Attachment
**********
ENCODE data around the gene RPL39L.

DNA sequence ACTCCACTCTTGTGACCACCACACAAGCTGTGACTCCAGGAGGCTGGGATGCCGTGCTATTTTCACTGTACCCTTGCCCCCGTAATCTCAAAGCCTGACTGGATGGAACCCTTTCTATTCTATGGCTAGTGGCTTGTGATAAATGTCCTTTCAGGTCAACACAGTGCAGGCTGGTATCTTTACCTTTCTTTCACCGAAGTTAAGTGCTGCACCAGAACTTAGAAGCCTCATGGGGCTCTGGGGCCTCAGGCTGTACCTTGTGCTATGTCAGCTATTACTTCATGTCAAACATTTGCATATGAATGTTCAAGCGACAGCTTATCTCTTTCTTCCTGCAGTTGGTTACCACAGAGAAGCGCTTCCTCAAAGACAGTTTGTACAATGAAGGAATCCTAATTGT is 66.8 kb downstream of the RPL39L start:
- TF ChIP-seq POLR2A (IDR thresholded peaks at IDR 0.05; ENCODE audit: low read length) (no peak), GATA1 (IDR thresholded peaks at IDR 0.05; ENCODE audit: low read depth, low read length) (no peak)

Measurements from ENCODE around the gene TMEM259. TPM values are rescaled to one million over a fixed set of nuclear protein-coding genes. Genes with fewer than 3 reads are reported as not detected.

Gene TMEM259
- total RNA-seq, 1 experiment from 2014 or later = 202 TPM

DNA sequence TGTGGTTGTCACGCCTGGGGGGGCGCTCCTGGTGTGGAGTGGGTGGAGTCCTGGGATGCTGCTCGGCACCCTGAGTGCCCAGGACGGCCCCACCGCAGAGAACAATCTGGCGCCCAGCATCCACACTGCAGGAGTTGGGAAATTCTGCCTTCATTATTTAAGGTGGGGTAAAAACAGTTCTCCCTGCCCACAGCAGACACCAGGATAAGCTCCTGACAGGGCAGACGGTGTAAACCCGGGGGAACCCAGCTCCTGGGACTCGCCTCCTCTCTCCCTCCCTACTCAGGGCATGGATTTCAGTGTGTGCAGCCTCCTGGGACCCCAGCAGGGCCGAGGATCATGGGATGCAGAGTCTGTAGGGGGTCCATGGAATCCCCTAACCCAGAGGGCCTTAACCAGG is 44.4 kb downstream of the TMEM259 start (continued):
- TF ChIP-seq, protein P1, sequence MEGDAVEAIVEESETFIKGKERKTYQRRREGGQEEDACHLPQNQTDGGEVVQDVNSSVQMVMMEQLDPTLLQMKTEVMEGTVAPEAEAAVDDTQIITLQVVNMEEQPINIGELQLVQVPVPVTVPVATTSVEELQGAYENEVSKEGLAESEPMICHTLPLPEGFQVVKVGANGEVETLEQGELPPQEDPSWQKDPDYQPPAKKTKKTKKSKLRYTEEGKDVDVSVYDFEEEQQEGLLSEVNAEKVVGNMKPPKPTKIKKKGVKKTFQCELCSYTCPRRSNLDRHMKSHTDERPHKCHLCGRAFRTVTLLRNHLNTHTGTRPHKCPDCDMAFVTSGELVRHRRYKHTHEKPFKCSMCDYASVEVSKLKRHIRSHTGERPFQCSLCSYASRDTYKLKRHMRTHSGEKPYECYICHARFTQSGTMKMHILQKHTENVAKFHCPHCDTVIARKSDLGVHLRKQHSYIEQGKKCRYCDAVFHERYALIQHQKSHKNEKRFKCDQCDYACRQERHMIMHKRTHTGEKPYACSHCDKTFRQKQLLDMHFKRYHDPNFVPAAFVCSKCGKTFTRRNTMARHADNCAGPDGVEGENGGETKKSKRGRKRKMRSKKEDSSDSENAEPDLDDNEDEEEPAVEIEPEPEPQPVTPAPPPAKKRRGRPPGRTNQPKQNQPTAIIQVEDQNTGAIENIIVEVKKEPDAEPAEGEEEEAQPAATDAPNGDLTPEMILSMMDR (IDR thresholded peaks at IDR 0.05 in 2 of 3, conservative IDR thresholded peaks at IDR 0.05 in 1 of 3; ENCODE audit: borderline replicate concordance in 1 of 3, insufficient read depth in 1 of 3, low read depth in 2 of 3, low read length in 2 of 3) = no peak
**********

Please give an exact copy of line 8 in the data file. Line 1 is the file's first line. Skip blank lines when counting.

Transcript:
- TF ChIP-seq, protein P1, sequence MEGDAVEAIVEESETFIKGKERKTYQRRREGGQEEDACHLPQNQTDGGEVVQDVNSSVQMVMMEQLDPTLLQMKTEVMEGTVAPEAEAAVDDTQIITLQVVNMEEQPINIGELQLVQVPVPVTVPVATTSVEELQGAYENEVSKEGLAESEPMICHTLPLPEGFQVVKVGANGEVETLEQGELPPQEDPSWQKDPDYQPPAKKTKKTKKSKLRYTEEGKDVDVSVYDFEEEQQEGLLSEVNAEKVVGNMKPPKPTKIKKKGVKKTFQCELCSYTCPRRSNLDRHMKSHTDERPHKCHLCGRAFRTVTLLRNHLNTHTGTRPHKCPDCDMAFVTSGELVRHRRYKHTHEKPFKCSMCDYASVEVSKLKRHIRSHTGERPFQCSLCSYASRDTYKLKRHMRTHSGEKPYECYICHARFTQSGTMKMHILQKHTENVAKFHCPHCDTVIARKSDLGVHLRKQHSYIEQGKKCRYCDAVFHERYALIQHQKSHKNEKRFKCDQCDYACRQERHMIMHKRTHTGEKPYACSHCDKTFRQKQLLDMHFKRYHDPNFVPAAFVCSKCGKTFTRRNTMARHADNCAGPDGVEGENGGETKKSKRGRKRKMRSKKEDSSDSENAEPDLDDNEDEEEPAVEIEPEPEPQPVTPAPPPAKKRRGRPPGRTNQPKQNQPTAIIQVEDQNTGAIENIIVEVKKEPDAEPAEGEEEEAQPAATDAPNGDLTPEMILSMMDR (IDR thresholded peaks at IDR 0.05 in 2 of 3, conservative IDR thresholded peaks at IDR 0.05 in 1 of 3; ENCODE audit: borderline replicate concordance in 1 of 3, insufficient read depth in 1 of 3, low read depth in 2 of 3, low read length in 2 of 3) = no peak